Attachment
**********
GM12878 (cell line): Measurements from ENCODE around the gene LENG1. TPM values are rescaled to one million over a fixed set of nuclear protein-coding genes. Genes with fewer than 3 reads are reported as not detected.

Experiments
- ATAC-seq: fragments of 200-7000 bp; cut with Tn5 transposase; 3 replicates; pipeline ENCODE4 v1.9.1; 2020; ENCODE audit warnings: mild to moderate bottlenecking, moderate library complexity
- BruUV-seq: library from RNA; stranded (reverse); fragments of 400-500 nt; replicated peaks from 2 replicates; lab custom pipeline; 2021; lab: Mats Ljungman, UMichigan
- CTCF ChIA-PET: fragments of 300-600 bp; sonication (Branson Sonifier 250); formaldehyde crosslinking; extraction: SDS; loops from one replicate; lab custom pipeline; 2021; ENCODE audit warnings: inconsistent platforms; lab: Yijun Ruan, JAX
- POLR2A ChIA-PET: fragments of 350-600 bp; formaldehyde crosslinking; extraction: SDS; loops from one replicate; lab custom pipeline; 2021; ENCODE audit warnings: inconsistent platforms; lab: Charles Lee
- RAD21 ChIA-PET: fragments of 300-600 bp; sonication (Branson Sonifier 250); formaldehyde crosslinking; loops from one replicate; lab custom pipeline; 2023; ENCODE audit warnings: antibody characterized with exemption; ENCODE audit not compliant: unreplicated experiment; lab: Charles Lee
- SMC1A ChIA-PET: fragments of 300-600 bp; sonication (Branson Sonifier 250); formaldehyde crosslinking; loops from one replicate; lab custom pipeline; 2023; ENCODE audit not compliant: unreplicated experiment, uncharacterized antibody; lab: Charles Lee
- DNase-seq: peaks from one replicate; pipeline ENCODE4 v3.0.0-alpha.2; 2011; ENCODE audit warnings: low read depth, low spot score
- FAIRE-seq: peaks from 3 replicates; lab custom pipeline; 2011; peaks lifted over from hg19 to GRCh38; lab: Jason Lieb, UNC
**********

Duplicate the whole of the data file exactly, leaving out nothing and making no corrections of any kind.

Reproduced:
GM12878 (cell line): Measurements from ENCODE around the gene LENG1. TPM values are rescaled to one million over a fixed set of nuclear protein-coding genes. Genes with fewer than 3 reads are reported as not detected.

Experiments
- ATAC-seq: fragments of 200-7000 bp; cut with Tn5 transposase; 3 replicates; pipeline ENCODE4 v1.9.1; 2020; ENCODE audit warnings: mild to moderate bottlenecking, moderate library complexity
- BruUV-seq: library from RNA; stranded (reverse); fragments of 400-500 nt; replicated peaks from 2 replicates; lab custom pipeline; 2021; lab: Mats Ljungman, UMichigan
- CTCF ChIA-PET: fragments of 300-600 bp; sonication (Branson Sonifier 250); formaldehyde crosslinking; extraction: SDS; loops from one replicate; lab custom pipeline; 2021; ENCODE audit warnings: inconsistent platforms; lab: Yijun Ruan, JAX
- POLR2A ChIA-PET: fragments of 350-600 bp; formaldehyde crosslinking; extraction: SDS; loops from one replicate; lab custom pipeline; 2021; ENCODE audit warnings: inconsistent platforms; lab: Charles Lee
- RAD21 ChIA-PET: fragments of 300-600 bp; sonication (Branson Sonifier 250); formaldehyde crosslinking; loops from one replicate; lab custom pipeline; 2023; ENCODE audit warnings: antibody characterized with exemption; ENCODE audit not compliant: unreplicated experiment; lab: Charles Lee
- SMC1A ChIA-PET: fragments of 300-600 bp; sonication (Branson Sonifier 250); formaldehyde crosslinking; loops from one replicate; lab custom pipeline; 2023; ENCODE audit not compliant: unreplicated experiment, uncharacterized antibody; lab: Charles Lee
- DNase-seq: peaks from one replicate; pipeline ENCODE4 v3.0.0-alpha.2; 2011; ENCODE audit warnings: low read depth, low spot score
- FAIRE-seq: peaks from 3 replicates; lab custom pipeline; 2011; peaks lifted over from hg19 to GRCh38; lab: Jason Lieb, UNC